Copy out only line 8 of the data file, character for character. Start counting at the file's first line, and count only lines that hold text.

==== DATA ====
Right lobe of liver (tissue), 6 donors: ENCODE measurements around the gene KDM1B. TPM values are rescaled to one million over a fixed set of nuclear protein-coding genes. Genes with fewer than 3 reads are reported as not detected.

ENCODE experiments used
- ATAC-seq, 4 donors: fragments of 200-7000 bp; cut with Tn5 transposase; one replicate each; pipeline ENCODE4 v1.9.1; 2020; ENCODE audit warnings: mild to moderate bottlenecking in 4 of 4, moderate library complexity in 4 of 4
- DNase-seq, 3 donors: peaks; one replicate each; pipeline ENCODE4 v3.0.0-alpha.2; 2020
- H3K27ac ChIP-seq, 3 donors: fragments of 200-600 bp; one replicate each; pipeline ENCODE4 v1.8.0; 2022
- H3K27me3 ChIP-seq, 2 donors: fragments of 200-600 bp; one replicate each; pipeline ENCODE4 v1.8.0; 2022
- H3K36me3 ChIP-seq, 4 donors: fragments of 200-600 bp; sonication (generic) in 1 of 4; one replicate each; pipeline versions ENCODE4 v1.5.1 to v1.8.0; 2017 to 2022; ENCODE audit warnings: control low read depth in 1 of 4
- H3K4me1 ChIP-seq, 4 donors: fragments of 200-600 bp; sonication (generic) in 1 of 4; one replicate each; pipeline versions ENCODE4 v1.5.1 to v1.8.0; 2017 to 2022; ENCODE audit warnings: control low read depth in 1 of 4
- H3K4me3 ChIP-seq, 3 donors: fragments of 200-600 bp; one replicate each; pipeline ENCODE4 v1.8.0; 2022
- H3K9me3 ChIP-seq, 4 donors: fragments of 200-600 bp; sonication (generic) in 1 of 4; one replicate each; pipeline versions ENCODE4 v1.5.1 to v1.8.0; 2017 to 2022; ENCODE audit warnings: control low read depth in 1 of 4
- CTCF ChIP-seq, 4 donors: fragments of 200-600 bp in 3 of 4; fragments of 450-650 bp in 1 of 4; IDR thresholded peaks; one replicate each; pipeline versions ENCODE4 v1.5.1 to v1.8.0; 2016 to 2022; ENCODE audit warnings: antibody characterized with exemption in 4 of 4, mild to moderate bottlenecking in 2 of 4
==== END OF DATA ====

- H3K4me1 ChIP-seq, 4 donors: fragments of 200-600 bp; sonication (generic) in 1 of 4; one replicate each; pipeline versions ENCODE4 v1.5.1 to v1.8.0; 2017 to 2022; ENCODE audit warnings: control low read depth in 1 of 4